“This way!”

“I need the clamps!”

Chaos surged around Noah as he crouched next to a semiconscious Deklan, who was laid out on a backboard on the edge of the scene. The stench of blood, gas and coolant clouded the area and rode tandem with shouts from the firemen and the medical-filled jargon of the paramedics.

“What the fuck happened?”

He leaned in to catch the slurred words that tumbled from Deklan. Blood leaked through the cloth he held to the man’s head, where a good two-inch gash ran beneath his short hair. He made another scan of the accident and swallowed. His stomach cramped and heaved in a threat to empty itself.

There was too much blood. In the car, on the pavement, covering his friends.

“Stay still.” He braced his free hand on Deklan’s shoulder when the man tried to get up. The first responders had secured Deklan’s neck in a brace, did an injury assessment, then accepted Noah’s offer to stay with Deklan so they could get to the rest of the victims.

“Fuck you,” Deklan mumbled, grimaced and dropped back down. His face was bleach white, eyes hazy with pain and worry. “I need to get to Kendra.”

The desperate edge of panic in his friend’s voice had Noah clearing his throat. “I know.” Shit. He wiped a hand over his mouth and cringed. Too much blood.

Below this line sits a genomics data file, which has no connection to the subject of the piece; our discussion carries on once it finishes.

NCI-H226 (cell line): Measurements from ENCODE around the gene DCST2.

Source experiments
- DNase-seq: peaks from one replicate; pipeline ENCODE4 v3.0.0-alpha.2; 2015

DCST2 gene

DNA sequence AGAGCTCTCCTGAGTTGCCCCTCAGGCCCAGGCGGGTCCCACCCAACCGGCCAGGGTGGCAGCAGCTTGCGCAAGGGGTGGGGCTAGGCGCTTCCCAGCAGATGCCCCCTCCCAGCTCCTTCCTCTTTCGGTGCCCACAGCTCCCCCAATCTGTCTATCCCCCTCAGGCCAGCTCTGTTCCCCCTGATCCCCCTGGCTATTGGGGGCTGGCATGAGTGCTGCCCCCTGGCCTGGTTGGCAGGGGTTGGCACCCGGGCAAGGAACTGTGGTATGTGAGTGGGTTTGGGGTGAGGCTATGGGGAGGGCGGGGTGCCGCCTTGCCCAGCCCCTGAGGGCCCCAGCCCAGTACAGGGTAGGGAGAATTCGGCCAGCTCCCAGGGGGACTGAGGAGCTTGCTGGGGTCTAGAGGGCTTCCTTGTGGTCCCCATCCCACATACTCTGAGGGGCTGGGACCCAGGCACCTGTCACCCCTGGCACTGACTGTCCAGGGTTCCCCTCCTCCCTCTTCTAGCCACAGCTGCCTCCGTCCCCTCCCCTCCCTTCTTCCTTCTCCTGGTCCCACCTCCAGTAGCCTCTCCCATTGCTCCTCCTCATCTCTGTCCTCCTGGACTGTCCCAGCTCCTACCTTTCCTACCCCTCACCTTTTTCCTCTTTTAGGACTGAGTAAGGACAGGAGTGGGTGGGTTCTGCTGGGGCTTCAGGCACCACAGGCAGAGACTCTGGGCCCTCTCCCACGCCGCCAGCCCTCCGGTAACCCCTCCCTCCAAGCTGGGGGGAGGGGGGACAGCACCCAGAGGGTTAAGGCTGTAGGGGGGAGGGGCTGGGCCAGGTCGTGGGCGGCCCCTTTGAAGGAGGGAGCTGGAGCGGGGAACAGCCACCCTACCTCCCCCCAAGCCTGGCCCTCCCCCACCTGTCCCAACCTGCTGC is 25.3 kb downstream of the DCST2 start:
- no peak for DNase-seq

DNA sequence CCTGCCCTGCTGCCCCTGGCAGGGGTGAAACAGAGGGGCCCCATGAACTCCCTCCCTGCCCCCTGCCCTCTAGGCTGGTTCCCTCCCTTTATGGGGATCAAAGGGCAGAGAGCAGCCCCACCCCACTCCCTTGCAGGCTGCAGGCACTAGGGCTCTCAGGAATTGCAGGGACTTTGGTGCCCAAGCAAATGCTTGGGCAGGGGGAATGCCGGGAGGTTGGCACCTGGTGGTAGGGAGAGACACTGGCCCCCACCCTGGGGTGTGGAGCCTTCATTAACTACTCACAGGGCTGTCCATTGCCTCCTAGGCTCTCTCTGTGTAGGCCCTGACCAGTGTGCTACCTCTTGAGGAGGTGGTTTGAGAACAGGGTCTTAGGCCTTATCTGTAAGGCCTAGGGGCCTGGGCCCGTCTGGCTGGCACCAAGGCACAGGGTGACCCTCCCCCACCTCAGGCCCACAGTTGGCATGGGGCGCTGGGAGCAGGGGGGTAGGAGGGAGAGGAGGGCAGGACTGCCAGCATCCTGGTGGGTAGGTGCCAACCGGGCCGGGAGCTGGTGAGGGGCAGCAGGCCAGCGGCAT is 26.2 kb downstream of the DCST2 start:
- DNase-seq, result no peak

“Okay,” a paramedic said as she kneeled on the other side of Deklan. “I can take it from here.” She caught Noah’s eye for a second before her focus went to Deklan.

Noah let go of the bandage he’d been holding and started to move away before Deklan grabbed him.

“Tell me what’s going on,” the man rasped, his voice surprisingly strong, like his hold on Noah’s forearm.

“Sir,” the paramedic barked. “I need you to stay calm.”

Noah ignored the glare from the paramedic and leaned toward his friend. The daze had faded from Deklan’s eyes, and Noah understood the ex-military man needed the facts—good and bad.

“Your car was hit,” he said, his voice even and direct. “It’s bad. Kendra and Tyler are on the way to the hospital. The others are waiting transport. Seth’s the only one who walked away.”

Understanding washed over Deklan’s face in a hard inhale and press of lips. His grip tightened on Noah before he swallowed. “Dead?” The question was whispered, the fear transparent.

“No.” Noah maintained eye contact until the man relaxed back and closed his eyes. Only then did Noah release the breath he’d been holding. Not yet, at least.

“Sir.” He looked up at the nudge against his shoulder to see another paramedic standing at his side. “I need to get in there.”

Noah moved away, heart pounding on a wave of adrenaline fueled by dread that hadn’t let up since he’d watched the horrific accident happen in accelerated detail. His hands shook, the jittering movement continuing despite the tight clench of his fists.

“Let’s go!”

He jerked around to see another stretcher being lifted into the back of an ambulance. Jake. That was Jake. Shit. Where was Cali?